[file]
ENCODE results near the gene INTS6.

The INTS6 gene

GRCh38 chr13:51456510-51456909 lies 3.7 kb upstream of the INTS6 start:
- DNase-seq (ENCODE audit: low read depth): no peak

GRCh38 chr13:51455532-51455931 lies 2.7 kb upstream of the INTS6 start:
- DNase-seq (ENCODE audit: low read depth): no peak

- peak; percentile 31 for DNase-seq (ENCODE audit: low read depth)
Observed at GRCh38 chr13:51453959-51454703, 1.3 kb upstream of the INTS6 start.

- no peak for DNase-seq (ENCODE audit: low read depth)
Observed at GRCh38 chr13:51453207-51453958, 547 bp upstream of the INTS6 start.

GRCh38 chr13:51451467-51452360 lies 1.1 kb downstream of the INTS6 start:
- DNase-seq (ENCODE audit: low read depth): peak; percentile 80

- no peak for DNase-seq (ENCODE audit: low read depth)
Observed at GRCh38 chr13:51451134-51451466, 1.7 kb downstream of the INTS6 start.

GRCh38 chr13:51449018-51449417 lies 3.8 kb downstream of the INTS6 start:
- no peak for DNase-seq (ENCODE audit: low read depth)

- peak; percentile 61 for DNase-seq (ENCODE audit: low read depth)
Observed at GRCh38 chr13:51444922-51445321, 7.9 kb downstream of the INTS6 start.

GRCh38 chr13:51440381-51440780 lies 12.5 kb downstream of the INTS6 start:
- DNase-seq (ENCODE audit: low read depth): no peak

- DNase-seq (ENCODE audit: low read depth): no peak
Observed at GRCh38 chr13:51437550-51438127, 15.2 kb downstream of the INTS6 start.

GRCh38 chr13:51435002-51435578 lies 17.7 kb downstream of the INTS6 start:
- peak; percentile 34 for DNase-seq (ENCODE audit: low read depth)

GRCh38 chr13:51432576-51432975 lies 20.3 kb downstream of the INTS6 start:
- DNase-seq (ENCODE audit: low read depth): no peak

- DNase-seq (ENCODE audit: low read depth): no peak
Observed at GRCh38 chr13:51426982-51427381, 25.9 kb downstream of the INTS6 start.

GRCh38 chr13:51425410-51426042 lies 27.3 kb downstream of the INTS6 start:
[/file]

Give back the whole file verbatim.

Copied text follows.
ENCODE results near the gene INTS6.

The INTS6 gene

GRCh38 chr13:51456510-51456909 lies 3.7 kb upstream of the INTS6 start:
- DNase-seq (ENCODE audit: low read depth): no peak

GRCh38 chr13:51455532-51455931 lies 2.7 kb upstream of the INTS6 start:
- DNase-seq (ENCODE audit: low read depth): no peak

- peak; percentile 31 for DNase-seq (ENCODE audit: low read depth)
Observed at GRCh38 chr13:51453959-51454703, 1.3 kb upstream of the INTS6 start.

- no peak for DNase-seq (ENCODE audit: low read depth)
Observed at GRCh38 chr13:51453207-51453958, 547 bp upstream of the INTS6 start.

GRCh38 chr13:51451467-51452360 lies 1.1 kb downstream of the INTS6 start:
- DNase-seq (ENCODE audit: low read depth): peak; percentile 80

- no peak for DNase-seq (ENCODE audit: low read depth)
Observed at GRCh38 chr13:51451134-51451466, 1.7 kb downstream of the INTS6 start.

GRCh38 chr13:51449018-51449417 lies 3.8 kb downstream of the INTS6 start:
- no peak for DNase-seq (ENCODE audit: low read depth)

- peak; percentile 61 for DNase-seq (ENCODE audit: low read depth)
Observed at GRCh38 chr13:51444922-51445321, 7.9 kb downstream of the INTS6 start.

GRCh38 chr13:51440381-51440780 lies 12.5 kb downstream of the INTS6 start:
- DNase-seq (ENCODE audit: low read depth): no peak

- DNase-seq (ENCODE audit: low read depth): no peak
Observed at GRCh38 chr13:51437550-51438127, 15.2 kb downstream of the INTS6 start.

GRCh38 chr13:51435002-51435578 lies 17.7 kb downstream of the INTS6 start:
- peak; percentile 34 for DNase-seq (ENCODE audit: low read depth)

GRCh38 chr13:51432576-51432975 lies 20.3 kb downstream of the INTS6 start:
- DNase-seq (ENCODE audit: low read depth): no peak

- DNase-seq (ENCODE audit: low read depth): no peak
Observed at GRCh38 chr13:51426982-51427381, 25.9 kb downstream of the INTS6 start.

GRCh38 chr13:51425410-51426042 lies 27.3 kb downstream of the INTS6 start: